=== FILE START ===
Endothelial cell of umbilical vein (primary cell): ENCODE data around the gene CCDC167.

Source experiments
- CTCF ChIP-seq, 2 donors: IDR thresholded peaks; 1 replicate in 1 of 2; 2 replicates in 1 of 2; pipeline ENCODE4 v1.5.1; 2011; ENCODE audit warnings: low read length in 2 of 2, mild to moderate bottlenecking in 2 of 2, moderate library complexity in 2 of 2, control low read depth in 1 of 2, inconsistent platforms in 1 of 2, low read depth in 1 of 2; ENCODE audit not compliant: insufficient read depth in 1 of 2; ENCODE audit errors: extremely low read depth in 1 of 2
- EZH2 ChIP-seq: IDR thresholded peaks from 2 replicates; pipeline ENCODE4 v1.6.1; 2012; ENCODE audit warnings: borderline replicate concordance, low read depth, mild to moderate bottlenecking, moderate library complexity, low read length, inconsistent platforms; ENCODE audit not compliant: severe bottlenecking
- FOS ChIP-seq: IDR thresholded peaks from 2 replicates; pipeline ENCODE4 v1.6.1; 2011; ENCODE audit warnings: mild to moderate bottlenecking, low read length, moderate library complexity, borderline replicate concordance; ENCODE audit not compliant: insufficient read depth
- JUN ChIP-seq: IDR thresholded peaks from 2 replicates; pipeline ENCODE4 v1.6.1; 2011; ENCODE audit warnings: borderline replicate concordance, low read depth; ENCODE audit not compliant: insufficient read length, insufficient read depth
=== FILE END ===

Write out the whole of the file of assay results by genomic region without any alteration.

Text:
Endothelial cell of umbilical vein (primary cell): ENCODE data around the gene CCDC167.

Source experiments
- CTCF ChIP-seq, 2 donors: IDR thresholded peaks; 1 replicate in 1 of 2; 2 replicates in 1 of 2; pipeline ENCODE4 v1.5.1; 2011; ENCODE audit warnings: low read length in 2 of 2, mild to moderate bottlenecking in 2 of 2, moderate library complexity in 2 of 2, control low read depth in 1 of 2, inconsistent platforms in 1 of 2, low read depth in 1 of 2; ENCODE audit not compliant: insufficient read depth in 1 of 2; ENCODE audit errors: extremely low read depth in 1 of 2
- EZH2 ChIP-seq: IDR thresholded peaks from 2 replicates; pipeline ENCODE4 v1.6.1; 2012; ENCODE audit warnings: borderline replicate concordance, low read depth, mild to moderate bottlenecking, moderate library complexity, low read length, inconsistent platforms; ENCODE audit not compliant: severe bottlenecking
- FOS ChIP-seq: IDR thresholded peaks from 2 replicates; pipeline ENCODE4 v1.6.1; 2011; ENCODE audit warnings: mild to moderate bottlenecking, low read length, moderate library complexity, borderline replicate concordance; ENCODE audit not compliant: insufficient read depth
- JUN ChIP-seq: IDR thresholded peaks from 2 replicates; pipeline ENCODE4 v1.6.1; 2011; ENCODE audit warnings: borderline replicate concordance, low read depth; ENCODE audit not compliant: insufficient read length, insufficient read depth